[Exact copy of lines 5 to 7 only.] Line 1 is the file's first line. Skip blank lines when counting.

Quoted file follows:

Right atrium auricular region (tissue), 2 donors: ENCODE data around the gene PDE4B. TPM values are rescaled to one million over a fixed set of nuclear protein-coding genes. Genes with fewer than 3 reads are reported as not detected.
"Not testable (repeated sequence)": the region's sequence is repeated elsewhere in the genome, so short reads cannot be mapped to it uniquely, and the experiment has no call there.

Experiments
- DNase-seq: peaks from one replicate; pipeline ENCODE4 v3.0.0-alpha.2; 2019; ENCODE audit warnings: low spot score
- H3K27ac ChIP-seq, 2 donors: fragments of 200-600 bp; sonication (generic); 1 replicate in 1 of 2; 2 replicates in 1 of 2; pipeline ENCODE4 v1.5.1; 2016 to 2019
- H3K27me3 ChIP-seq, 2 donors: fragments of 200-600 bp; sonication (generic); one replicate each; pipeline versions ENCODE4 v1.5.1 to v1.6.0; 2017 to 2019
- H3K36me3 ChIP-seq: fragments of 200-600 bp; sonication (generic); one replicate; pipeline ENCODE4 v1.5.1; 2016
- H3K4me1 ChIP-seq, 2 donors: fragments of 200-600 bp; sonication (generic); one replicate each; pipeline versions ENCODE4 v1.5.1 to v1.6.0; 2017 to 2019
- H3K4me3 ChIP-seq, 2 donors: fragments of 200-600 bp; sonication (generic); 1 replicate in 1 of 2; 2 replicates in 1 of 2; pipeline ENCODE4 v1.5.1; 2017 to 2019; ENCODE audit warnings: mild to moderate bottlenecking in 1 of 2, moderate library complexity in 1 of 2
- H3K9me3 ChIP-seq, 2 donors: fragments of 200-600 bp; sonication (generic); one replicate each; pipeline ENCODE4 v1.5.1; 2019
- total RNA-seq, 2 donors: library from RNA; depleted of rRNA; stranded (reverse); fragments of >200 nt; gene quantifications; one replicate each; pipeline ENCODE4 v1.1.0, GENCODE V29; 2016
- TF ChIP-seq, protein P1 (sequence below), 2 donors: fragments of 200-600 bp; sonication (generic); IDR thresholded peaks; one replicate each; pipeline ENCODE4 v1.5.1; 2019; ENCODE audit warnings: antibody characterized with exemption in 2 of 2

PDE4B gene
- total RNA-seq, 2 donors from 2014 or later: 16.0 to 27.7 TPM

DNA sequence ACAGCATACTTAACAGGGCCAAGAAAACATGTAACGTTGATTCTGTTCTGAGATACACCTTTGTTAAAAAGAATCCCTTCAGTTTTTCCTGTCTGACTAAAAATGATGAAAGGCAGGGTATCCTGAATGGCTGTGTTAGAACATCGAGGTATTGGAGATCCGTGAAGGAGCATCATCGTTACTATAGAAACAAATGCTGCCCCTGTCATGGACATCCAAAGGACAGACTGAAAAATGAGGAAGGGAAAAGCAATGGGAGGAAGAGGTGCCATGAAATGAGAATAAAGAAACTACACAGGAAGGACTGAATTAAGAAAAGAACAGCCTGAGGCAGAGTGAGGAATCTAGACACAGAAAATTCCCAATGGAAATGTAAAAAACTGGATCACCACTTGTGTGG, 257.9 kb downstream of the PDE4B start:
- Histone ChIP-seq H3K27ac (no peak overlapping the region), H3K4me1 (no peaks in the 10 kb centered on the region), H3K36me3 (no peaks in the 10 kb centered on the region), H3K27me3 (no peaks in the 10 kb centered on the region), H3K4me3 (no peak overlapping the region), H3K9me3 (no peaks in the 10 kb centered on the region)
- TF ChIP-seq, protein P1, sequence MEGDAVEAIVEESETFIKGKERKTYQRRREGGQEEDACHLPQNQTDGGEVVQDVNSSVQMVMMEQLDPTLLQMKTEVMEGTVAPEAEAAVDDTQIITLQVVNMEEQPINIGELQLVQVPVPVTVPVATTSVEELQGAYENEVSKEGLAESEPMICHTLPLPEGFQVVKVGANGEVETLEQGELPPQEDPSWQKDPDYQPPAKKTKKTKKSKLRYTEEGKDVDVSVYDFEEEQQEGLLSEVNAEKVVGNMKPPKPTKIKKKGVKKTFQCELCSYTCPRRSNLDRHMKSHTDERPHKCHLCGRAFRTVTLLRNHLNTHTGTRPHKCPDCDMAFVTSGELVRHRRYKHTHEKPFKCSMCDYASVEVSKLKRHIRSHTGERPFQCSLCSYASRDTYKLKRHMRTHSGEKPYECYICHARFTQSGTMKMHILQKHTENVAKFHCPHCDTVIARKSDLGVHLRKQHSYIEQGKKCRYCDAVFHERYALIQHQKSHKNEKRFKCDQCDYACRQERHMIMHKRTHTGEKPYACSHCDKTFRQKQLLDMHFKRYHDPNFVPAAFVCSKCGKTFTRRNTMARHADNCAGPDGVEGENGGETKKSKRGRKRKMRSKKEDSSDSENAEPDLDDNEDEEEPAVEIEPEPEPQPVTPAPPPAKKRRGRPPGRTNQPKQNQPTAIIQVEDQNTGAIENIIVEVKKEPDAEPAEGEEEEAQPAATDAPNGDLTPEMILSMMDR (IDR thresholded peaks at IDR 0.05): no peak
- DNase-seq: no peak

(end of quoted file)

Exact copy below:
- H3K27ac ChIP-seq, 2 donors: fragments of 200-600 bp; sonication (generic); 1 replicate in 1 of 2; 2 replicates in 1 of 2; pipeline ENCODE4 v1.5.1; 2016 to 2019
- H3K27me3 ChIP-seq, 2 donors: fragments of 200-600 bp; sonication (generic); one replicate each; pipeline versions ENCODE4 v1.5.1 to v1.6.0; 2017 to 2019
- H3K36me3 ChIP-seq: fragments of 200-600 bp; sonication (generic); one replicate; pipeline ENCODE4 v1.5.1; 2016